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  #1  
Old 05-24-2011, 10:41 AM
trib trib is offline
 
Join Date: Aug 2005
Location: Virginia Beach, VA
Posts: 446
Default Marker beacon antenna question

Reading the many posts on marker beacon antennas from 42" of stripped coax makes this look like a great method. I guess it's obvious, since I can't find any discussion, but it appears that the center wire is the antenna and the shielding is just left alone, attached to nothing. Just wanted to confirm that the shielding isn't grounded or anything that I might have missed. As I see it, the method is to strip the outer cover and shielding for 42" and then mount this stripped cable in the wingtip. A connector can be used for tip removal, but the outer shield is attached to nothing and has no function, other than to provide the shielding for the portion of the cable which runs from the instrument to the 42" unshielded portion.

thanks for the help
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  #2  
Old 05-24-2011, 10:55 AM
DGlaeser DGlaeser is offline
 
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Location: Rochester Hills, MI
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Default You got it

That's exactly what I have. IIRC the shield is grounded at the radio end.
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RV-7A - Eggenfellner H6, GRT Sport & EIS4000, 300XL, SL30, ADI Pilot II, PMA6000, AK950L, GT320
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  #3  
Old 05-24-2011, 11:22 AM
scootwoot scootwoot is offline
 
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Location: Granite Bay, CA
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Where are you putting it? in the wing tip? that was my direction.

Thanks
Bill
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  #4  
Old 05-24-2011, 01:51 PM
vic syracuse vic syracuse is offline
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Default

Yes, you understand it correctly. I have this in the wing tip of the 10 and it works wonderfully.

Vic
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Built RV-4, RV-6, 2-RV-10's, RV-7A, RV-8, Prescott Pusher, Kitfox Model II, Kitfox Speedster, Kitfox 7 Super Sport, DAR, A&P, EAA Tech Counselor/Flight Advisor, CFII-ASMEL/ASES
Mallards Landing, GA (GA04)
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  #5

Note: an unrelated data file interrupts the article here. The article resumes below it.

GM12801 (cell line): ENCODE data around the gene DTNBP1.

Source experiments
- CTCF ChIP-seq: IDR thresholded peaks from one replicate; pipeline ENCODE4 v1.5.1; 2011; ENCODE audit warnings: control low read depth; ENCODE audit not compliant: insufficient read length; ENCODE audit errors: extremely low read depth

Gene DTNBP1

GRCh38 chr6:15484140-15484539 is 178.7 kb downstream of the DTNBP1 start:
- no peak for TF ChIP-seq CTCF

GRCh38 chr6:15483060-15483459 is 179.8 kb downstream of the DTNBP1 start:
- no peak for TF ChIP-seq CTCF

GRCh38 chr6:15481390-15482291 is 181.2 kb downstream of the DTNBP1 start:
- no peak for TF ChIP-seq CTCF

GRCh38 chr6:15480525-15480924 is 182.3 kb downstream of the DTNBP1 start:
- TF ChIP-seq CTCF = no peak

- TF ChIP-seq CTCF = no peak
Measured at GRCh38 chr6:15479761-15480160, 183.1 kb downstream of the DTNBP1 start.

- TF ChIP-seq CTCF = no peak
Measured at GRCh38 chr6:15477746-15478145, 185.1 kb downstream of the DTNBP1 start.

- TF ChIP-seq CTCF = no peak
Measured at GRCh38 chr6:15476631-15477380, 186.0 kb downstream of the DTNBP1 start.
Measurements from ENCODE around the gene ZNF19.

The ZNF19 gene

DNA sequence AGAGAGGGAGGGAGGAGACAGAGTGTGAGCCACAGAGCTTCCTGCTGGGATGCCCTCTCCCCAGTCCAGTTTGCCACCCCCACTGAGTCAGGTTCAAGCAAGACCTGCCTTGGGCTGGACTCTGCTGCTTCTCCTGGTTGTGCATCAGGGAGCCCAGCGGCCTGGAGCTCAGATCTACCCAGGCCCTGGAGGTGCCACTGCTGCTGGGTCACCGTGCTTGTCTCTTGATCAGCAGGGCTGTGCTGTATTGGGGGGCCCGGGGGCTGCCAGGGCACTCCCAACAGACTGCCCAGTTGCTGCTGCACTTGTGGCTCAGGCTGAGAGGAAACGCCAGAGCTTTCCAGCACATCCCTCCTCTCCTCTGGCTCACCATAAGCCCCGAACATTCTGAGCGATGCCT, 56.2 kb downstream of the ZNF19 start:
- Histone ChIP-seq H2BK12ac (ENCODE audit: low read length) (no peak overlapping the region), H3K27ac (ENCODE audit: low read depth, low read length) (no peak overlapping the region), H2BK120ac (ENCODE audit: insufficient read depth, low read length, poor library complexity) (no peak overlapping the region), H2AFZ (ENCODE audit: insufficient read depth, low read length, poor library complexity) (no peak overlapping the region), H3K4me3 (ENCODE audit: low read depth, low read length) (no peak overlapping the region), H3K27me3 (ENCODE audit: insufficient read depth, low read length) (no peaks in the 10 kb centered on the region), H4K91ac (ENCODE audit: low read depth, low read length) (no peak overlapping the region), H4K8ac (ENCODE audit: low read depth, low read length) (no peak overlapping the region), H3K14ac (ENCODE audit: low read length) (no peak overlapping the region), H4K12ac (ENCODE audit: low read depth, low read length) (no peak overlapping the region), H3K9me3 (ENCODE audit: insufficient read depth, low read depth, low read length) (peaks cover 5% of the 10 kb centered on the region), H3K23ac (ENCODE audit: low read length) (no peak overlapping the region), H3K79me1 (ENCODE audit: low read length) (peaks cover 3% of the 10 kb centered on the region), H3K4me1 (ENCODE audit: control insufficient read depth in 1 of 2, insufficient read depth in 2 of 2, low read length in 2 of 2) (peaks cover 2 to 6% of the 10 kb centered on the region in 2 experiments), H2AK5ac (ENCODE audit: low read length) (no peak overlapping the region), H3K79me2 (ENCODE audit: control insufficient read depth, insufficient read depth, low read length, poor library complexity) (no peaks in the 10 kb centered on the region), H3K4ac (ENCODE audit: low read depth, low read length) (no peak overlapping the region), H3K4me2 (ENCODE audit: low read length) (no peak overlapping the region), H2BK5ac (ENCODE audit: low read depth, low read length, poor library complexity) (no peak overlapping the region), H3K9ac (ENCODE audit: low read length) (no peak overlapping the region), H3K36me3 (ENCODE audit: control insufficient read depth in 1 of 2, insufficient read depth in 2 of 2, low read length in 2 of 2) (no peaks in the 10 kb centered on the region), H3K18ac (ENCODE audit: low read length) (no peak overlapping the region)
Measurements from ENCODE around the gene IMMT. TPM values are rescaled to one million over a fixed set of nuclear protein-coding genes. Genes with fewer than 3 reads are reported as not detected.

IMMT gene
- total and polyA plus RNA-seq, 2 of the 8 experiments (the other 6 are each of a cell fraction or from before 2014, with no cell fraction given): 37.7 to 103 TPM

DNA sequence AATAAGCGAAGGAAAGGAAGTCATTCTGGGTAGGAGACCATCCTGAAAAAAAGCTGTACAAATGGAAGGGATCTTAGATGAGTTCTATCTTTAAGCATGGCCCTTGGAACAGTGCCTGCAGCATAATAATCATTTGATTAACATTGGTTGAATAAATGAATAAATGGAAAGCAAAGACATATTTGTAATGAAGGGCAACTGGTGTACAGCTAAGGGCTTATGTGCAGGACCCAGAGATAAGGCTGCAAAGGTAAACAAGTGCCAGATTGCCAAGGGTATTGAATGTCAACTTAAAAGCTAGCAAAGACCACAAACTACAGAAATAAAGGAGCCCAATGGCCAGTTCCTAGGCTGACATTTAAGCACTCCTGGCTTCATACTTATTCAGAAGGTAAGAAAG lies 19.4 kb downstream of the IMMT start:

Old 05-24-2011, 02:47 PM
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drill_and_buck drill_and_buck is offline
 
Join Date: Feb 2005
Location: Bridgewater, MA
Posts: 303
Default Cowl is also an option

No need to run the expensive coax out to the wing tip.

I put a BNC bulkhead connector on my firewall and then attached the coax to the lower half of my cowl, just below the hinge line.


Mike
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  #6  
Old 05-25-2011, 10:29 AM
trib trib is offline
 
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Location: Virginia Beach, VA
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Is the cowl actually long enough for the 42" antenna? Have you flown with this setup and gotten good reception? It does sound simpler, although I dread drilling another hole through the firewall.
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  #7  
Old 05-26-2011, 07:00 AM
elippse elippse is offline
 
Join Date: Dec 2006
Location: Arroyo Grande, CA
Posts: 938
Default

Quote:
Originally Posted by trib View Post
Reading the many posts on marker beacon antennas from 42" of stripped coax makes this look like a great method. I guess it's obvious, since I can't find any discussion, but it appears that the center wire is the antenna and the shielding is just left alone, attached to nothing. Just wanted to confirm that the shielding isn't grounded or anything that I might have missed. As I see it, the method is to strip the outer cover and shielding for 42" and then mount this stripped cable in the wingtip. A connector can be used for tip removal, but the outer shield is attached to nothing and has no function, other than to provide the shielding for the portion of the cable which runs from the instrument to the 42" unshielded portion.

thanks for the help
This will work even better if you put one or several ferrite beads over the end of the shield where it is stripped to prevent currents from the antenna picking-up currents from the long shield run from getting back into the transmission line and generating nulls and voids in the pattern. This is a poor-man's balun!
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  #8  
Old 05-26-2011, 08:35 AM
PaigeHoffart PaigeHoffart is offline
 
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Quote:
Originally Posted by elippse View Post